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Justine Collins
Max Planck Institute for European Legal History

Prior to organized legal mechanisms by colonial legislators and English Parliament concerning emancipatory measures, certain members of the planter class throughout the colonies chose to manumit their slaves via various mechanisms of their own, through their own efforts, based chiefly on personal sentiments. These measures were a ‘mixity’ of laws adopted from medieval English society, English Property Law and innovative regulations of colonial legislators. This presentation focuses on the laws and mechanisms, adopted and adapted from the metropole in light of colonial plantation societies. In addition, Manumission discussions also sparked issues related to amelioration, abolition and emancipation within the island colonies all of which eventually became law, effects of which trickled from one colony to another. This presentation looks at these laws and their impact on the plantation societies and the schisms created as a result.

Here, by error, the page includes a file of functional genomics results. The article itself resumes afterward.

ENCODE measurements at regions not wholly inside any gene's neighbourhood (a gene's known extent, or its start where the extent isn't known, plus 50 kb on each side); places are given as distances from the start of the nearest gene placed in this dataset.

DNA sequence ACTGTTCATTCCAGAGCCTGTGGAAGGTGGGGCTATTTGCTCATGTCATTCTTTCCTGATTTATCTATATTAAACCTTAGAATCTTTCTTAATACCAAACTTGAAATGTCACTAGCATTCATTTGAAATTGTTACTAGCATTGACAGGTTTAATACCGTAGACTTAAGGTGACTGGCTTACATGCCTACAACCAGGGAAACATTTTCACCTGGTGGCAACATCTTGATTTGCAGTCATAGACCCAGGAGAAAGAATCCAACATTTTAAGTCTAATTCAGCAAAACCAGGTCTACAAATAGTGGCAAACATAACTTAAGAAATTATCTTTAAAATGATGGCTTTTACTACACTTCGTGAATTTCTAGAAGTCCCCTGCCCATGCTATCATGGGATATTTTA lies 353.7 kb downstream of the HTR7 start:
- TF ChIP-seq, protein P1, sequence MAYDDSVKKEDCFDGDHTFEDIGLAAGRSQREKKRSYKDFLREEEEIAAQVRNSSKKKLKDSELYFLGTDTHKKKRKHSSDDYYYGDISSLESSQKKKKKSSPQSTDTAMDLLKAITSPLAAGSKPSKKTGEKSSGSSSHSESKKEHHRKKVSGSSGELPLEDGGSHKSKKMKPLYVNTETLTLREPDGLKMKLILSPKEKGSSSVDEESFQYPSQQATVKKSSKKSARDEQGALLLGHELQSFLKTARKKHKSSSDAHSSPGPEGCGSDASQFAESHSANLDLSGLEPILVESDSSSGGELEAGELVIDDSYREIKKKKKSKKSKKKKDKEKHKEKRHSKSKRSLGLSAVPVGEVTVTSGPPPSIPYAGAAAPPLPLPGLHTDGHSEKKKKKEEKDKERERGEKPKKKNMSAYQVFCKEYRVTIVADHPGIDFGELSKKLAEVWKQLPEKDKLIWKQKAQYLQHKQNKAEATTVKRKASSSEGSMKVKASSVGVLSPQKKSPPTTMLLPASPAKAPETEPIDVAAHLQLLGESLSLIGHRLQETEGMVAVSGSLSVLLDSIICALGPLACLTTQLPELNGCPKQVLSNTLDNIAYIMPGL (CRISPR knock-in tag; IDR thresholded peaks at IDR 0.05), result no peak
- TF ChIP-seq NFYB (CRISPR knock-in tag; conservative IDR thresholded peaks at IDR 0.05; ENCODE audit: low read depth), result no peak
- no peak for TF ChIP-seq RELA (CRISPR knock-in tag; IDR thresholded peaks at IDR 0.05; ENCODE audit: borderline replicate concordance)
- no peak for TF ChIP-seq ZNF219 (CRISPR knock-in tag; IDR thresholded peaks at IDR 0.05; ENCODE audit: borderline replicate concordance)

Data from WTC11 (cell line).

Final year PhD Candidate at the Max Planck Institute for European Legal History. My thesis focuses on tracing legal transplantation within the British West Indies. Prior to starting my doctoral research I did a double MA degree between the University of Sheffield, UK and Doshisha University, Kyoto, Japan. My MA course focused on comparative international law and global politics.

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